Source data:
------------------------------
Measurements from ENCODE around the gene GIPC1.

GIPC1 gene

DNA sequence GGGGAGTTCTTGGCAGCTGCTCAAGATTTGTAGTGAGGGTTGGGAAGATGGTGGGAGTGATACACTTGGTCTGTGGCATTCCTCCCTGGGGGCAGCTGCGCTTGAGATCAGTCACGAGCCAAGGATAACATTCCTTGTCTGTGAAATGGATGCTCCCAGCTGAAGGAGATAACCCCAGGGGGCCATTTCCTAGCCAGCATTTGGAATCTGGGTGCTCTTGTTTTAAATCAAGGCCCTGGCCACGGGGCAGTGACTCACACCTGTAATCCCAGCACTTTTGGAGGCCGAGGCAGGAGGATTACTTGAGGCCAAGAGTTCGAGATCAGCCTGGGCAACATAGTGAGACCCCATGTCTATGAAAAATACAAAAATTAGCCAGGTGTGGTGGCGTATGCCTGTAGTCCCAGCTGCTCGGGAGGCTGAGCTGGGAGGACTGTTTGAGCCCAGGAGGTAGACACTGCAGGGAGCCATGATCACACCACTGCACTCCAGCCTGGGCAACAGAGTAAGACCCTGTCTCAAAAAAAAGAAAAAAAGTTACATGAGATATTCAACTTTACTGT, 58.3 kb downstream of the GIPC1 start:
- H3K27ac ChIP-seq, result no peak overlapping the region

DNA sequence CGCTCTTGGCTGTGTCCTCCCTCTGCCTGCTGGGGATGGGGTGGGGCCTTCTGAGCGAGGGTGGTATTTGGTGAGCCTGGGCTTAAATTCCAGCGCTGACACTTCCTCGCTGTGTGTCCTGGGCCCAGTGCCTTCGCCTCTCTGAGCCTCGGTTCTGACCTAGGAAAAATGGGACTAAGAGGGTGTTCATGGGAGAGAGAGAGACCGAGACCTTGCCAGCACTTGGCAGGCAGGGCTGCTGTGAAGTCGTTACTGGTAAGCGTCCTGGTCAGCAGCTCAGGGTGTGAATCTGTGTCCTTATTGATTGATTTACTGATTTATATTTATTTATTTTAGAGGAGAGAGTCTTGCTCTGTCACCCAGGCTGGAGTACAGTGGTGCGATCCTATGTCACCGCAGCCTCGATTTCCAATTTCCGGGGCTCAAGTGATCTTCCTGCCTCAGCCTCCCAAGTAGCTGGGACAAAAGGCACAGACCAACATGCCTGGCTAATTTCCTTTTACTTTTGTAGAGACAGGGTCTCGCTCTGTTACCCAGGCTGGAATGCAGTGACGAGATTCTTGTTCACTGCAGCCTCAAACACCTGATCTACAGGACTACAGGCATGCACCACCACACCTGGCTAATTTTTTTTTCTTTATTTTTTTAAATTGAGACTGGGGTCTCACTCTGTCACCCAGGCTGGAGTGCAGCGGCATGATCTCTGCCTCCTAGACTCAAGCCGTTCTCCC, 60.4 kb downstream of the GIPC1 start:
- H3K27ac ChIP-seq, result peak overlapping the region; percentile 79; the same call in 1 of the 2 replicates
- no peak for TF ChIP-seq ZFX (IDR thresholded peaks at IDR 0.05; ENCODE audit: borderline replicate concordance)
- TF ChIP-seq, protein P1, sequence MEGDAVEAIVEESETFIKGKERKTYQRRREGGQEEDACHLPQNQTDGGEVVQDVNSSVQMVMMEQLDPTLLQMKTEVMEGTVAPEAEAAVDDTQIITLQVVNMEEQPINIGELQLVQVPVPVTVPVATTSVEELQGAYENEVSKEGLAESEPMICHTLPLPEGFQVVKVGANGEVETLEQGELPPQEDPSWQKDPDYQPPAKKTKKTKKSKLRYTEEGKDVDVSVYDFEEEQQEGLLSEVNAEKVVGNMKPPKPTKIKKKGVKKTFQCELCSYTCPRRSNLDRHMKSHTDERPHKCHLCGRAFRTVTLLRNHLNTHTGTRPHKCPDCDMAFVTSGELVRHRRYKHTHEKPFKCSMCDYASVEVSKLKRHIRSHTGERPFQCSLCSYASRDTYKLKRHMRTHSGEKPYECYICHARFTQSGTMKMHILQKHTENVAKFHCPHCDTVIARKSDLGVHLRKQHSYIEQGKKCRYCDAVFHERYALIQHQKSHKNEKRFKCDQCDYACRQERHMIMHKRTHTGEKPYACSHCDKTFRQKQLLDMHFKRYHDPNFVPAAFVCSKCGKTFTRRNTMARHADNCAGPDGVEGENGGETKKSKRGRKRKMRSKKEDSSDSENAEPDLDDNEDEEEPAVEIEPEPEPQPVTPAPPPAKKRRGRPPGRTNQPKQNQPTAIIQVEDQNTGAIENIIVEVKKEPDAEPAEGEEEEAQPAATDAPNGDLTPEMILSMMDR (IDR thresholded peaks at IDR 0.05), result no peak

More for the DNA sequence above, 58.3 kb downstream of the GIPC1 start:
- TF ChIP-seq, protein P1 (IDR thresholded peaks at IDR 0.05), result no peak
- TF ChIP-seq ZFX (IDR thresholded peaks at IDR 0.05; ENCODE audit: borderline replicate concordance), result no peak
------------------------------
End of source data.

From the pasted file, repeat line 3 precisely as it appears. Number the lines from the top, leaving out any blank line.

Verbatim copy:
DNA sequence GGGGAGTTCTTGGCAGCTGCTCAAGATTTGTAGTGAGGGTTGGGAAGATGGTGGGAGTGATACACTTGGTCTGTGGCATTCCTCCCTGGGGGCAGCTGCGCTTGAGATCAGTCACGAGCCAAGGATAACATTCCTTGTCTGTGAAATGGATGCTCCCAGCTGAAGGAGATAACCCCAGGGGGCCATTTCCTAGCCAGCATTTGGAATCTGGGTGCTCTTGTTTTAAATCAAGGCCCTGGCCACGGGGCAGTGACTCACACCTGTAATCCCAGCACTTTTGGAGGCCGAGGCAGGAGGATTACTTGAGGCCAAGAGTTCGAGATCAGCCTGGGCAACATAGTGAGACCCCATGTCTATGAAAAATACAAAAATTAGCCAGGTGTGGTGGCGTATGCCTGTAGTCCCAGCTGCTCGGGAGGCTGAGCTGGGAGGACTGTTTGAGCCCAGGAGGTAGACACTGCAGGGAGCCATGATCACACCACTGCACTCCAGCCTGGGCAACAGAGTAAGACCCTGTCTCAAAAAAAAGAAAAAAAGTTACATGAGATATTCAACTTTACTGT, 58.3 kb downstream of the GIPC1 start: